Earlier this month, Chokshi tweeted, “Comparisons between ‘natural’ (or virus-induced) immunity and vaccine-induced immunity are less helpful than studies that compare protection between unvaccinated and vaccinated people with prior infection,” and went on to discuss, again, how those with prior infection received additional immunity from the vaccine.

But, in fact, a straight comparison of natural immunity with vaccine-induced immunity is very helpful. And the health commissioner is smart enough to know that.

Some people who have been previously infected feel that getting the vaccine is unnecessary, and therefore don’t want to put themselves at risk of potential side effects from the vaccine. While we reject the general anti-vaxxer movement, even the most ardent pro-vaxxer knows that nearly all medications will generate some adverse side effects for at least a small number of people. And particularly in the case of the COVID-19 vaccines, which don’t have the years of research and data behind them that other medications do, people understandably feel that there is no reason to subject themselves to this risk, however small it may be, if they already have immunity from prior infection. Wise people generally don’t take medications they don’t need.

Moreover, vaccines are mandated in order to participate in a host of activities, from attending indoor concerts to eating inside restaurants and teaching in schools. If natural immunity is as good or better than vaccine-induced immunity, all the rights accorded vaccinated individuals should be given to those with prior immunity. Even if the vaccines provide additional immunity to those previously infected, if the vaccine alone is sufficient to work as a schoolteacher, eat inside a restaurant or attend a concert, natural immunity should be sufficient as well.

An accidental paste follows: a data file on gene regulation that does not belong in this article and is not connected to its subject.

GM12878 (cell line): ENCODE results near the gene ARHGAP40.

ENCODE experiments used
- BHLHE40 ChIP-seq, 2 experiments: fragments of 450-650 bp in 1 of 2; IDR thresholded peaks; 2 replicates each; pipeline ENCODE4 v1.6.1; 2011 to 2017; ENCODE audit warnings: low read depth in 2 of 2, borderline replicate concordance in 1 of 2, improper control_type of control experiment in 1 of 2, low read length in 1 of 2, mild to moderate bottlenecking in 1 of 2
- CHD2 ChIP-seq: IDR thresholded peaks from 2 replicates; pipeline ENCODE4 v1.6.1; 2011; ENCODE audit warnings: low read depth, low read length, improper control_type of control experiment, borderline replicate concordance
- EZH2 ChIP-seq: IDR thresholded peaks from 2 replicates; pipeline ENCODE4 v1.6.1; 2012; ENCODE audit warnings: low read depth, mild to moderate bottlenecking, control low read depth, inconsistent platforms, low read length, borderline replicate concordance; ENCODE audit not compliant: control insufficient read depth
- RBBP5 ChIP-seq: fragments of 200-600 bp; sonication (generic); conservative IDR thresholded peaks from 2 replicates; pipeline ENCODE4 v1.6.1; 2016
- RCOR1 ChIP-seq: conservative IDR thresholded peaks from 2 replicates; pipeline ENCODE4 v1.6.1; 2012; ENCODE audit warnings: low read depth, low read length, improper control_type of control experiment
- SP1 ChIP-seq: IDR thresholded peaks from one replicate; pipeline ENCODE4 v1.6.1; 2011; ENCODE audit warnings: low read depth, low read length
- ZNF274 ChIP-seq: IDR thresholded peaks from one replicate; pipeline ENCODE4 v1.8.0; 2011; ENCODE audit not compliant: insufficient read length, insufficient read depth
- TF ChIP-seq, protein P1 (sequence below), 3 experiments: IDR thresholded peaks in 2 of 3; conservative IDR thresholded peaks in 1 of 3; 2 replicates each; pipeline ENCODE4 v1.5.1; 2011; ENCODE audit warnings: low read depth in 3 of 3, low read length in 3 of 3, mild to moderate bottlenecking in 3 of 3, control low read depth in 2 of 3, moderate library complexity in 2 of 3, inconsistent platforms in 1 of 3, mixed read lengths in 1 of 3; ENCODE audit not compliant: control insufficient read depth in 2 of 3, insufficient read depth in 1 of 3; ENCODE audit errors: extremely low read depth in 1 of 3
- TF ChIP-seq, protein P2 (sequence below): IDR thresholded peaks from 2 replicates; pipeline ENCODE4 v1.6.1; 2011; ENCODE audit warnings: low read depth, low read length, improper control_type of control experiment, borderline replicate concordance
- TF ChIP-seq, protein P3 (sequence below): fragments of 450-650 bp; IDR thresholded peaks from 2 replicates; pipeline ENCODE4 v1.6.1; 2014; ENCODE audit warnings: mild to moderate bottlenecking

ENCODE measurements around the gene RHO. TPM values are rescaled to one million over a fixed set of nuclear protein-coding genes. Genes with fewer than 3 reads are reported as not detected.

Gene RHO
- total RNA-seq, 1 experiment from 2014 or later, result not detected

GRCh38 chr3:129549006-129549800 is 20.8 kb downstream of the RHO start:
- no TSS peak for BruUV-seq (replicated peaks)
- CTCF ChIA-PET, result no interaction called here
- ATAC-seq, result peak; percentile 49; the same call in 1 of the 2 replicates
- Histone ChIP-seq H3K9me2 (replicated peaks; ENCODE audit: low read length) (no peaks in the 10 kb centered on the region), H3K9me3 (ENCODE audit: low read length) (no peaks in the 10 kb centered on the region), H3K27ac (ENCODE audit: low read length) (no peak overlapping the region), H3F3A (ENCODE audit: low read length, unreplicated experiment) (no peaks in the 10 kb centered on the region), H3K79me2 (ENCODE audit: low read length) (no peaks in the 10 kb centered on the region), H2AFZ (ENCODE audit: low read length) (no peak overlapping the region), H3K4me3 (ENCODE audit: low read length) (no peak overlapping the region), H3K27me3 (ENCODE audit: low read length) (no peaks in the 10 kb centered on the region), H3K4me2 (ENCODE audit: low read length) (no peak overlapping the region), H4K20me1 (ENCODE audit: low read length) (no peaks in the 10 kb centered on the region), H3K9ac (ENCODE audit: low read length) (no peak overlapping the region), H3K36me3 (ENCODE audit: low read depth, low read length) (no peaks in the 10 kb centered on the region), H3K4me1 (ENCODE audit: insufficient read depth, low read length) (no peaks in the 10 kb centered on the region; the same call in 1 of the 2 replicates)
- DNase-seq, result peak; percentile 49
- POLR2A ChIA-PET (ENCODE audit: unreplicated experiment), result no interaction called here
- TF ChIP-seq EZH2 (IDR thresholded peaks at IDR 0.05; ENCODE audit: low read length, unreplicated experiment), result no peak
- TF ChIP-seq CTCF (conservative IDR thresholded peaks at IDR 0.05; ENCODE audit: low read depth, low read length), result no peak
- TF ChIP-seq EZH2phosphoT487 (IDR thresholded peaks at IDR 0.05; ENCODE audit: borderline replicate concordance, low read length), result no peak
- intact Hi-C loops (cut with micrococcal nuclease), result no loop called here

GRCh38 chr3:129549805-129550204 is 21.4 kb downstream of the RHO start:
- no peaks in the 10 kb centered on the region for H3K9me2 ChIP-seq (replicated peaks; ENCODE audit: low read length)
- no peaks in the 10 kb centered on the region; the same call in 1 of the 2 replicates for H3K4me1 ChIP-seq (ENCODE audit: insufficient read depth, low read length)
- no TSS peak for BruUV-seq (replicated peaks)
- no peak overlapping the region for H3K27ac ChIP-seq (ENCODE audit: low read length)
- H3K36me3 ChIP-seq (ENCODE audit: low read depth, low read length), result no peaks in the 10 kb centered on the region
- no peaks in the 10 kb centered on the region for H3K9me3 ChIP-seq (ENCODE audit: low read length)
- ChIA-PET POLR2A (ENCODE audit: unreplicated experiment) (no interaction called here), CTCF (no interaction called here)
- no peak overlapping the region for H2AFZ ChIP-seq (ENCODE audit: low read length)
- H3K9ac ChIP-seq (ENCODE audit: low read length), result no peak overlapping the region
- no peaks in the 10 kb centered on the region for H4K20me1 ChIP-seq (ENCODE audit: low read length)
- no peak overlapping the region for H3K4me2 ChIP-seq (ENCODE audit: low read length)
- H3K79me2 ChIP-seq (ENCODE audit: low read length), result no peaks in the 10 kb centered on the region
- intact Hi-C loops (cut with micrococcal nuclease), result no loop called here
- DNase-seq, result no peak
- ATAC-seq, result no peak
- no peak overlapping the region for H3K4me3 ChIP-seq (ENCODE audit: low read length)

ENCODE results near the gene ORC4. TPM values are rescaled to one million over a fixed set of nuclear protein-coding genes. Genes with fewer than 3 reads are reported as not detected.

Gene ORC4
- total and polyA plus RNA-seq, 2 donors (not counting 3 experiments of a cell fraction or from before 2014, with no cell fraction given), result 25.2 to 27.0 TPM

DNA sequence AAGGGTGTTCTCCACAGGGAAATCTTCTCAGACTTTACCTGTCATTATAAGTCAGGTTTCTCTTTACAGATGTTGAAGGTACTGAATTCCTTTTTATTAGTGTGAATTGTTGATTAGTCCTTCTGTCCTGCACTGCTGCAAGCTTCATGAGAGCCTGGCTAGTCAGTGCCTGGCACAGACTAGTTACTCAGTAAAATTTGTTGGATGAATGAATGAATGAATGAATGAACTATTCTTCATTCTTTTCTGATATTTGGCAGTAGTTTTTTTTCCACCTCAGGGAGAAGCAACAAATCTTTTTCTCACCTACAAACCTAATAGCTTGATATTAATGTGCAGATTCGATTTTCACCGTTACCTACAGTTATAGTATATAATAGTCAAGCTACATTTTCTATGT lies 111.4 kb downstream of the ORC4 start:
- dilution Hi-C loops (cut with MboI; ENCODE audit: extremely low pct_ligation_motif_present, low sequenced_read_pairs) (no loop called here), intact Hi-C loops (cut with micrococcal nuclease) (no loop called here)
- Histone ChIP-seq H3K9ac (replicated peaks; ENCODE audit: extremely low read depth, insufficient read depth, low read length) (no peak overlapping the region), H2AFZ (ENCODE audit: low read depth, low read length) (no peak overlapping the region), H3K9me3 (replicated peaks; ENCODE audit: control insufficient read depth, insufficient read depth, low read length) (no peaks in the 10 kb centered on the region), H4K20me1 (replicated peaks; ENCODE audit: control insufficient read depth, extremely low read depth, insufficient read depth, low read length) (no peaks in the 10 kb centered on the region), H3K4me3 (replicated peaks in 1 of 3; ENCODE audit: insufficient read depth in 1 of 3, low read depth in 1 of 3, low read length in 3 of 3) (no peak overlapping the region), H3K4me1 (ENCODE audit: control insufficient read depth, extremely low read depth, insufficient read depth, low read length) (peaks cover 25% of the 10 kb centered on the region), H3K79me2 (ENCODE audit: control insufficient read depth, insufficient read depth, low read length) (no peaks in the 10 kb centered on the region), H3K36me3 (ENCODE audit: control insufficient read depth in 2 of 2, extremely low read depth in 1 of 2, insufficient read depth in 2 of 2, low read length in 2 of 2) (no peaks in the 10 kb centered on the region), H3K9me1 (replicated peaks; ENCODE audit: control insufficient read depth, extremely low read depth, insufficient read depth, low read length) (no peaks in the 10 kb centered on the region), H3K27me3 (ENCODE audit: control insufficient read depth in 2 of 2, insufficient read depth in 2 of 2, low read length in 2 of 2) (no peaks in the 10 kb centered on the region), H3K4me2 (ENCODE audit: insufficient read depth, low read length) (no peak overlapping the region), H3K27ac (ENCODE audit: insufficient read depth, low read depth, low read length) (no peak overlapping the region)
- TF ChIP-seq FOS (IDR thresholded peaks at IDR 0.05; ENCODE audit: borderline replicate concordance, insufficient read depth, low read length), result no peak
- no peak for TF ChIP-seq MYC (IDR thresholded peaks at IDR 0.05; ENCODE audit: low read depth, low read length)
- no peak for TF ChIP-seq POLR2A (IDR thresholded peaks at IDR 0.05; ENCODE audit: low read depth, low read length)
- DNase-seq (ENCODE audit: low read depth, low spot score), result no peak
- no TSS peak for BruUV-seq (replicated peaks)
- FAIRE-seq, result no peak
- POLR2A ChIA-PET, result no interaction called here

So why is the city not disclosing this data?

Chokshi finally conceded the truth last month on a media conference call. Pressed once again on the issue by a Hamodia reporter, the commissioner replied that the city releases data only if it is “connected to a public-health purpose, which is why we are ensuring that the key message is around the fact that if you have had prior infection” you should still get vaccinated.

Voilà! After months of stonewalling reporters seeking the data, Chokshi admitted that the Health Department won’t release the information because it doesn’t advance the department’s agenda. Presumably, the department does have data showing that natural immunity is equivalent or even superior to vaccine-induced immunity; if the data showed otherwise, the department would have already released it.